Endurance sports have long tried to resolve the debate on whether or not triathlons are more complicated than marathons.
At the onset, multidiscipline races may seem like the meaner evil than single-discipline ones are. Doing a running leg after coming off a biking leg is entirely different from doing a run as a stand-alone. When your feet are just taking off from the metal clasps on the ground instead of coming off from a foot pedal, your performance will be at an opposite spectrum.
Swim-to-bike-to-run transitions in triathlons use a wide range of muscle groups that are still searing before you hit the ground running. It’s not at all easy to shift from one activity to another. You can train your mind and body to work on each transition while leaving enough mental and physical drive to complete the last course.
But what happens if a triathlete wants to dip their toes on a marathon? Considering that triathlons do have a running leg, it won’t be difficult to imagine how well a triathlete may do in a marathon. A full marathon consists of the 42.2-kilometer running leg while a full triathlon, more or less, has nearly the same racing distance for its run leg.
It’s every athlete’s goal to know the exact type of training that is suitable for their body type and follow through them before joining a race. There are changes that the body and the mind undergo when a triathlete starts running on marathons. Read on to know about those and why triathletes should stick with what they already know.
Marathons May Cause Microtears on Your Leg Muscles
Triathletes always take on the aero biking position when doing the biking leg of any triathlon. When you are on a biking position, you do several things that help preserve your legs in preparation for the upcoming running leg.
You engage several muscle groups in your lower extremities than you usually would when you’re cycling in a regular upright position. Your quadriceps are at full throttle, more than your hamstrings and calves would be. Clipless pedals help your feet pull instead of just doing the push movement.
But as for running in a marathon, you have no other option but to run through the course. The beating that your feet takes in each step can create microtears on your muscle groups. High-intensity runs require more hard work. That wears and tears down your leg muscles more than swimming or cycling ever can.
Concentrated Preparation and Training
Most triathletes agree that the preparation for a marathon is more complicated. Much of the difficulty stems from the concentration levels of the training.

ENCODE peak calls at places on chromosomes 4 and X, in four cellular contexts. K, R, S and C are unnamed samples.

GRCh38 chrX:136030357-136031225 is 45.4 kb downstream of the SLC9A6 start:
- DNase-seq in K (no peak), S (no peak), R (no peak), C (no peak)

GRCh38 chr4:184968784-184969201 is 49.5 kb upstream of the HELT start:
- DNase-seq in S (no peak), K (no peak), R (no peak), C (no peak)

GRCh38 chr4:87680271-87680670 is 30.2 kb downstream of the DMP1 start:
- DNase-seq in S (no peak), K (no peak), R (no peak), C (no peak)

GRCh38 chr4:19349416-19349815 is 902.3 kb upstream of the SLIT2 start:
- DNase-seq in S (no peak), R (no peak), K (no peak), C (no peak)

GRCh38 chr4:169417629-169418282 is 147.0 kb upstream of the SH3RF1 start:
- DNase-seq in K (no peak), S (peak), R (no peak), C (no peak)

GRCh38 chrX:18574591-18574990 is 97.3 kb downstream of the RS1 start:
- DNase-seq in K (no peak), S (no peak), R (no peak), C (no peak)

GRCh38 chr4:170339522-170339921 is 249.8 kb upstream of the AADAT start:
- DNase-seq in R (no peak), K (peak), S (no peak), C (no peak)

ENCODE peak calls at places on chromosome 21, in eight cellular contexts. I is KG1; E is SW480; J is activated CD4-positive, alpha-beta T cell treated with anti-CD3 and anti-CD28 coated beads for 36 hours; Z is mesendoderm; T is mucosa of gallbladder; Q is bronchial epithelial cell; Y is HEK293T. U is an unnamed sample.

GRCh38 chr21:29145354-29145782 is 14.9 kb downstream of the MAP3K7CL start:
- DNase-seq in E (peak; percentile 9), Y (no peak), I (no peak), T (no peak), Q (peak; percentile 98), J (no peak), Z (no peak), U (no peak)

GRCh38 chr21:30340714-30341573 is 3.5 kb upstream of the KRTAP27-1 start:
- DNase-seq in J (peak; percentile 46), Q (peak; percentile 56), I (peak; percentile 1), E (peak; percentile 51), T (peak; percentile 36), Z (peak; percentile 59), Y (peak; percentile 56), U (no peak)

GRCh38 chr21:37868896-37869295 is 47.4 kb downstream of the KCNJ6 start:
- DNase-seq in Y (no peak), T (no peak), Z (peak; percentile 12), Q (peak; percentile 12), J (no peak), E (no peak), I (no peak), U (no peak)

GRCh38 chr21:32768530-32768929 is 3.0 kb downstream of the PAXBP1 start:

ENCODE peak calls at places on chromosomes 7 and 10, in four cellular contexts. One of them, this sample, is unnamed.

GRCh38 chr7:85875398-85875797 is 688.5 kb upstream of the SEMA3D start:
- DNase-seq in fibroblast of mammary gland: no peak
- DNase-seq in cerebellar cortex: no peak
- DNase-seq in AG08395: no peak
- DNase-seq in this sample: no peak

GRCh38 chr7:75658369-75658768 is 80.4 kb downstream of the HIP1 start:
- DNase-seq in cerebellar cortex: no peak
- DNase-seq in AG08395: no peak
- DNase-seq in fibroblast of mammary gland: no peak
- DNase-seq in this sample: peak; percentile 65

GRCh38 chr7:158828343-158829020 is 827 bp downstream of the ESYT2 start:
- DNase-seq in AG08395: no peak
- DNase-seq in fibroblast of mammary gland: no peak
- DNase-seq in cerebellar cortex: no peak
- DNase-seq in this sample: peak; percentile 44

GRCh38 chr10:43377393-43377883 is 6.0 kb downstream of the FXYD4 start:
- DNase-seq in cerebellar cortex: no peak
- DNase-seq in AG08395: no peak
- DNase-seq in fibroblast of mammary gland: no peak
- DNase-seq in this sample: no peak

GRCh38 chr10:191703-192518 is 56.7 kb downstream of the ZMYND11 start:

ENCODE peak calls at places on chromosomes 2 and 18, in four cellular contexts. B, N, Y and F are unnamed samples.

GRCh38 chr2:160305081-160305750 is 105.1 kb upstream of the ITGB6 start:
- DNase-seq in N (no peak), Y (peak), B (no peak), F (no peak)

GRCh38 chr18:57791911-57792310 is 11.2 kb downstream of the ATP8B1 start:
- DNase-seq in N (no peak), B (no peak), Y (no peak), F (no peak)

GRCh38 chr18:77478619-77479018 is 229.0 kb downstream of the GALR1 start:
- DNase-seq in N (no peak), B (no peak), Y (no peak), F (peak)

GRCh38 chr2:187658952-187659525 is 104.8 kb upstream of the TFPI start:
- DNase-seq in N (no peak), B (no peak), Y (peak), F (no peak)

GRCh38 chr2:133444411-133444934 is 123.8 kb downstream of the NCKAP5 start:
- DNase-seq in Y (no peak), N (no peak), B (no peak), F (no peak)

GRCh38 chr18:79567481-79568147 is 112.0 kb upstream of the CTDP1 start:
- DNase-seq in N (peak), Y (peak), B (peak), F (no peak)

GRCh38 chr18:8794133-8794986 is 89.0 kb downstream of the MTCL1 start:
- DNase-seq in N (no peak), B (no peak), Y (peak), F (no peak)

When a triathlete trains, it usually has more volume or covers more mileage, but with less intensity. A typical marathon training regimen requires constant impact. It explains why training for a stand-alone marathon can leave even the most active triathletes feeling wrecked.
Triathlon-distance training is much lighter compared to the amount of load a marathoner takes in. The usual preparation includes a 16-mile long-distance speed training, including three intense interval sessions, and three 5-mile runs.
Marathons Have a Slower Recovery Process
Every triathlete has the natural instinct to save their legs for the run portion. When you switch to marathon, you can no longer count on the slow burn that you usually get when in a triathlon. A marathon is fast-paced and long-distance running, and that’s all you’ll be doing the entire time. That means your joints and your knees are going to take a beating unlike anything you’ve experienced before.
You’ll need several supporting systems, like muscle tapes, to help you with the recovery process. Marathons are more brutal than triathlons when it comes to healing. They take more time and need more attention, considering that your lower extremities are not used to them. Remember that all aspects of a triathlon tie together for high performance. The marathon, however, only has the leg aspect, bodywise, to put to the test.
Just because you are an experienced triathlete does not mean you will instantly be a great marathoner. You will need to stick to the program, no matter how much pounding your feet take.
There are so many aspects that will affect the outcome of your race. The best thing you can do is to use the off-season to your full advantage for recovery. When the triathlon season returns, make sure you spend plenty of time back in the padded seats.
Increase the volume of your bike workout with power meter as it directly correlates to your transition run times. Add in a reasonable amount of brick workouts, going for a run immediately following a cycling workout. Make sure you have a solid strength-training plan to help keep your muscles in condition again after recovering from your marathon stint.
Can Triathletes Shift to Marathons Quickly?
Considering that triathletes are trained in a multidiscipline sport, they have the engine to win any of the three courses, if they decide to participate in them individually. But do they have the right mind-set and muscles to get to the finish line first?
Triathletes are like racing machines. But their training is a lot different from that of a marathoner. A marathoner’s daily regimen and preparation combined has a singular focus: getting those legs ready for the 40-plus kilometers ahead. A triathlete, on the other hand, has to train for each category and make sure they can transition from one discipline to the next without tapping out.